By Peter Arnott
AS I WRITE, Ed Miliband has just declared that the Labour Party will not enter in to a coalition with the SNP. Given that the SNP took this off the agenda some weeks ago, one might think that this doesn’t really matter. It was shrug towards the obvious, a recognition of reality of the banal variety.And so it was, probably, but I do think that there is something deeper going in in the silences in-between the words.
First, of course, in strict parliamentary terms, no one needs to do a deal with anyone, formal ort informal. As John McTernan has just tweeted, the SNP MP’s, however many there are, will have the simple right to vote with or against whatever majority administration it formed…Labour or Tory. Again, nothing strictly speaking new there.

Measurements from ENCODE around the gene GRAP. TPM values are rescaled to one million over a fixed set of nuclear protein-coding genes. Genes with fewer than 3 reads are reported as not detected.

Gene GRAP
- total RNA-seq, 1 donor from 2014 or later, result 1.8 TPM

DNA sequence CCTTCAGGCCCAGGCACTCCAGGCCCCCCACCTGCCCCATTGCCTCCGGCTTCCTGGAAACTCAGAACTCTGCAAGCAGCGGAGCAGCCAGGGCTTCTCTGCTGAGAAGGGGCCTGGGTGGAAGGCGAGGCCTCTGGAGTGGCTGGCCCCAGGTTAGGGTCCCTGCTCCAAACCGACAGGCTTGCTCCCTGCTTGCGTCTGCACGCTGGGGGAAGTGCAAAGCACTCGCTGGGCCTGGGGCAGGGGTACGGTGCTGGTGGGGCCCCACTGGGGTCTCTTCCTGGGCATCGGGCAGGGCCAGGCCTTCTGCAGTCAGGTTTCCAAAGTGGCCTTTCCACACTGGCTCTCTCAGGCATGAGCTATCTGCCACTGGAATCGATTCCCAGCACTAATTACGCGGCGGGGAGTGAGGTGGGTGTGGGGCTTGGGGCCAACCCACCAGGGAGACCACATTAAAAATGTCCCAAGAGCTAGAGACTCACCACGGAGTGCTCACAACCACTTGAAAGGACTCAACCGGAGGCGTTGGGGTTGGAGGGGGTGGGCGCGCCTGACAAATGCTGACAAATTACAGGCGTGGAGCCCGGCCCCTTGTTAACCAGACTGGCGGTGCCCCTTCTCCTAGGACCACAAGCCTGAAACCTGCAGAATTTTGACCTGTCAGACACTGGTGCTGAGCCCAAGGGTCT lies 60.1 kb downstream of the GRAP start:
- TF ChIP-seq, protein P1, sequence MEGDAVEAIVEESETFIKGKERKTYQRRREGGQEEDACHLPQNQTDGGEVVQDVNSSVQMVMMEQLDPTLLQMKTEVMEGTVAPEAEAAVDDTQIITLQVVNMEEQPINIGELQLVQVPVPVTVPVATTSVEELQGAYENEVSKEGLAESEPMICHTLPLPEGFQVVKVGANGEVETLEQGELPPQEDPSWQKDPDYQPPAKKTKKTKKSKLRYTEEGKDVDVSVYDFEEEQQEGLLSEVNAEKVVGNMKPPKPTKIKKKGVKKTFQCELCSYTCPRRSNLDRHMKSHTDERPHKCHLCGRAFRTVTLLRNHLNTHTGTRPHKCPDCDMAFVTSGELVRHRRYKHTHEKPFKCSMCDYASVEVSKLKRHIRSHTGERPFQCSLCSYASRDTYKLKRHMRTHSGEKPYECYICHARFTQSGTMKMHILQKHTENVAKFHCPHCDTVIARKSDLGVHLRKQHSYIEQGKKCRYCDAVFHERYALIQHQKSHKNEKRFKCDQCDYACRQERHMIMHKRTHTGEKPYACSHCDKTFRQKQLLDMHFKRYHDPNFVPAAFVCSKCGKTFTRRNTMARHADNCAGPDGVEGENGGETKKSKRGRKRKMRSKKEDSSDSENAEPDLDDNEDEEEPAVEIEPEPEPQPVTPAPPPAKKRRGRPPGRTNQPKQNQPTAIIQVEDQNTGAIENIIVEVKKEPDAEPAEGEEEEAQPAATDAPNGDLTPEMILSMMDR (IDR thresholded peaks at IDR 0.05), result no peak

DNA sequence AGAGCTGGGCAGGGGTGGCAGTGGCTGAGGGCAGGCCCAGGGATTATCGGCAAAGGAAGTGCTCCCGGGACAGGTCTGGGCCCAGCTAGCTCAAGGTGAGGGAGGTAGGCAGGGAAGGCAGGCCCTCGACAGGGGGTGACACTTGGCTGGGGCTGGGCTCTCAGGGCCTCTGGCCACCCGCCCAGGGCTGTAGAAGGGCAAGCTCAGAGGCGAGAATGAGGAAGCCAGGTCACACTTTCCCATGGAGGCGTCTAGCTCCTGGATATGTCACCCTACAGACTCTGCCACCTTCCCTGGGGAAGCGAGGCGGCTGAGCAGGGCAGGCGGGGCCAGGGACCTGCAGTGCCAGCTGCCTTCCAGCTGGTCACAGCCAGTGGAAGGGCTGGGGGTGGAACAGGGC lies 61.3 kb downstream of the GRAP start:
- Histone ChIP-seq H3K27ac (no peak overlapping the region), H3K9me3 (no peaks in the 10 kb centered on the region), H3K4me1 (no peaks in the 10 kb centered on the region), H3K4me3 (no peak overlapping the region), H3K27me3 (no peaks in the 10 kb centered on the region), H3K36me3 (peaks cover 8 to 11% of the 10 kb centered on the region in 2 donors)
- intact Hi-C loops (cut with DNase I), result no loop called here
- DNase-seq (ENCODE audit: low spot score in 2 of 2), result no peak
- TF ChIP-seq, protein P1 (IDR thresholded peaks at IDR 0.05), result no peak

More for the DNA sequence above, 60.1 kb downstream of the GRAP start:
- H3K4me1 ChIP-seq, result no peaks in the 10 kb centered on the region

But in putting things so pragmatically, I think I detect some symptoms of change, real change, in the stance of the Labour Party that might demand a creative response from those of us who voted Yes, and continue to believe that genuine autonomy for Scotland is the best possible start for a renewal of the weary project of democracy in great Britain.
Today had an opinion poll which showed that 60 per cent of the UK population now believes that radical constitutional change is coming, like it or not. So I think it falls upon those of us who wanted such change all along to behave with some generosity and imagination. It may be that things have changed as profoundly in the last week or so as they did the week before the referendum.